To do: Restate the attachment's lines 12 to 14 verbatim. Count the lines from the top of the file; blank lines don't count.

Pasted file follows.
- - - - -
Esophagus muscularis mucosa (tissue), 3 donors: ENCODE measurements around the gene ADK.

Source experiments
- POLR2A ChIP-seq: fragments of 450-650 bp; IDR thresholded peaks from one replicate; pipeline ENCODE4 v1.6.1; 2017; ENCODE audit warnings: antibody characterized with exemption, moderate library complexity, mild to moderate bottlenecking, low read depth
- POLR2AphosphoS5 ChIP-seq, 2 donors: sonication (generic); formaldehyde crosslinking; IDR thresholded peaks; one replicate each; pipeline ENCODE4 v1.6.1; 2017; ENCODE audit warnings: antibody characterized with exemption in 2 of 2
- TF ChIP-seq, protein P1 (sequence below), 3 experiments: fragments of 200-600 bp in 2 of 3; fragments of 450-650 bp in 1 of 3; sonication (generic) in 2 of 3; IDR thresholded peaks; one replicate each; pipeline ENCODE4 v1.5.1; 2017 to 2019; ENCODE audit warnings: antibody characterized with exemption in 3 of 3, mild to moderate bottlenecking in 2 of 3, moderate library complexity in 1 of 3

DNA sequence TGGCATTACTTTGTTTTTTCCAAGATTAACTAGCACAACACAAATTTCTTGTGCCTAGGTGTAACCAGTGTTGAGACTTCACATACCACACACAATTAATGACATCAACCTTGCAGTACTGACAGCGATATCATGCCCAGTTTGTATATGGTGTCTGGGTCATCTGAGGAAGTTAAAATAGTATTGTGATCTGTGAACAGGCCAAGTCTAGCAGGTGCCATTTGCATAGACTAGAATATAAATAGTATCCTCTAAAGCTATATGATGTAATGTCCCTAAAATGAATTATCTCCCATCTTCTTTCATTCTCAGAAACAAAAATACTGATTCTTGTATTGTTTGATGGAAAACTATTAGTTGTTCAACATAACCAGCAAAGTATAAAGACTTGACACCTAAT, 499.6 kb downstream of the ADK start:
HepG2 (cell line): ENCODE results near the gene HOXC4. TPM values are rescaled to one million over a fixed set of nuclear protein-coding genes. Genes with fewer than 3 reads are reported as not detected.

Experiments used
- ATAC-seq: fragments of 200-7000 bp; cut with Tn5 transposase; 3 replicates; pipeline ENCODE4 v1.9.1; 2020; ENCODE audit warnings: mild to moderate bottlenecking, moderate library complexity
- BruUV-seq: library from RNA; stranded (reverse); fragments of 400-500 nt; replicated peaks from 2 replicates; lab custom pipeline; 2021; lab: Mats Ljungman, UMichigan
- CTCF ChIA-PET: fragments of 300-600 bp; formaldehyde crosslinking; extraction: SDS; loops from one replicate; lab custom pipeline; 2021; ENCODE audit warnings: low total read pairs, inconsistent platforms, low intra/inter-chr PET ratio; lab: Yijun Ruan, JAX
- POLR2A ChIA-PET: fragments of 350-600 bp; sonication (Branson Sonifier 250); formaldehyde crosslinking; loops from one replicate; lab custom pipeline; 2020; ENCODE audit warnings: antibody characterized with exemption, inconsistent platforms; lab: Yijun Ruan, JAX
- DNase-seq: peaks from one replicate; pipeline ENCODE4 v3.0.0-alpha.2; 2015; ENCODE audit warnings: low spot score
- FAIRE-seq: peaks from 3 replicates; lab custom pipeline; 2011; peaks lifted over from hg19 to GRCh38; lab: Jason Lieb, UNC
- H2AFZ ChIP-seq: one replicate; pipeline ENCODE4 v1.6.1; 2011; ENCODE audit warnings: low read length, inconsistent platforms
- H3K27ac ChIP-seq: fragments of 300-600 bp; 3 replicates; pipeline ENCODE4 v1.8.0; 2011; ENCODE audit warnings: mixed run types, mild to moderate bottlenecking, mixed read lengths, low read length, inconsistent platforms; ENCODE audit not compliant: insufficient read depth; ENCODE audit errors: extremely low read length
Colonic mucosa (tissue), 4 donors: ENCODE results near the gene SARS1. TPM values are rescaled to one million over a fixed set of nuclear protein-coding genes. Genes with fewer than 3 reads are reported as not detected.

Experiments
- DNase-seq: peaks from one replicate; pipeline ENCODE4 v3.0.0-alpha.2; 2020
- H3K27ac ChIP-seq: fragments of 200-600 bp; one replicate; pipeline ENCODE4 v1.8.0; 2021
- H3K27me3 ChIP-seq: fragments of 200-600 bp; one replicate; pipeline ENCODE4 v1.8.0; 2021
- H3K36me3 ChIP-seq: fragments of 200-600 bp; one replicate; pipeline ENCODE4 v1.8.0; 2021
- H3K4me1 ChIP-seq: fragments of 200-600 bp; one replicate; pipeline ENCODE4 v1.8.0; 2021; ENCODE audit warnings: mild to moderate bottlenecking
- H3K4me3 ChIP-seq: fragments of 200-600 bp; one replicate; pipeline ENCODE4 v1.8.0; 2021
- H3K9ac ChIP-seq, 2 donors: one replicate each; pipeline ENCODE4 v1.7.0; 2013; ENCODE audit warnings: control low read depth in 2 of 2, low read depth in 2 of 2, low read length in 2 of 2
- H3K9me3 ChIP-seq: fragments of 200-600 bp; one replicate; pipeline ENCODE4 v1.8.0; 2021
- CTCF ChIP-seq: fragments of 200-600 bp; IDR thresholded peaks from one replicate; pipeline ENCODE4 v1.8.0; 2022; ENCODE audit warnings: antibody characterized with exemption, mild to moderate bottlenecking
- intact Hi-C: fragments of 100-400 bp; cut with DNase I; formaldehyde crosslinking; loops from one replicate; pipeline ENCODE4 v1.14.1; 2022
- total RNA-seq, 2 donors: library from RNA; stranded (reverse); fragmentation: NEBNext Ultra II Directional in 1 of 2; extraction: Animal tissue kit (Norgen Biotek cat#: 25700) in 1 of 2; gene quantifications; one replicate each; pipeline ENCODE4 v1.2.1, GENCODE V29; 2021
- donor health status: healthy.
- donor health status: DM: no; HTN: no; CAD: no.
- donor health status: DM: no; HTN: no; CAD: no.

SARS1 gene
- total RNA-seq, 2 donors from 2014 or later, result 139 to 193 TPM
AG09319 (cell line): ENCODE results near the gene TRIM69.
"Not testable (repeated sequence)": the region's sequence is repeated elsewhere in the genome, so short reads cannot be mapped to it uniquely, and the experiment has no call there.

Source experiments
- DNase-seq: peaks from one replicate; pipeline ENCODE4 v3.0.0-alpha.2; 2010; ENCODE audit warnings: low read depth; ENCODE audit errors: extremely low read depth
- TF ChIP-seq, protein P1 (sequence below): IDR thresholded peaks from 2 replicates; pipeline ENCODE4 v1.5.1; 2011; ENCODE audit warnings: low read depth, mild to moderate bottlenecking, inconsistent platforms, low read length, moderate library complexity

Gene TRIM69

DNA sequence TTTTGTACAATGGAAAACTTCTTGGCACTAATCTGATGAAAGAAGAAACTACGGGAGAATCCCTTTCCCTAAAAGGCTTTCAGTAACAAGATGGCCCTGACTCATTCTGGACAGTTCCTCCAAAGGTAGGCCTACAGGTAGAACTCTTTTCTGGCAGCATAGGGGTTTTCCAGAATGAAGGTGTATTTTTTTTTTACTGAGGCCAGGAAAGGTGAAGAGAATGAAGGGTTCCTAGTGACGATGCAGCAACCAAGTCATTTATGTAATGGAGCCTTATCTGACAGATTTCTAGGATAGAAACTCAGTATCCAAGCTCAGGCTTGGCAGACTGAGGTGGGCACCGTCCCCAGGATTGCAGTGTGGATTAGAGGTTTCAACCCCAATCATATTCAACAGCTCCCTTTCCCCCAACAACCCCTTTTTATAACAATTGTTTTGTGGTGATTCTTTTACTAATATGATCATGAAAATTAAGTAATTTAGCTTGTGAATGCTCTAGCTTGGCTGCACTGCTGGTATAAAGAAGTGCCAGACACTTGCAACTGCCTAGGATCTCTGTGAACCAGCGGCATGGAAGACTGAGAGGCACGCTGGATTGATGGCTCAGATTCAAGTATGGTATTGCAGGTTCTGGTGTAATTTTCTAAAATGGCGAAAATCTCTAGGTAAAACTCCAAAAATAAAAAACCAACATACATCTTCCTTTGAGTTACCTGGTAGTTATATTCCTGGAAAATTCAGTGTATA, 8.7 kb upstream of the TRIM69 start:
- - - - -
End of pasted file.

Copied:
- POLR2A ChIA-PET: fragments of 350-600 bp; sonication (Branson Sonifier 250); formaldehyde crosslinking; loops from one replicate; lab custom pipeline; 2020; ENCODE audit warnings: antibody characterized with exemption, inconsistent platforms; lab: Yijun Ruan, JAX
- DNase-seq: peaks from one replicate; pipeline ENCODE4 v3.0.0-alpha.2; 2015; ENCODE audit warnings: low spot score
- FAIRE-seq: peaks from 3 replicates; lab custom pipeline; 2011; peaks lifted over from hg19 to GRCh38; lab: Jason Lieb, UNC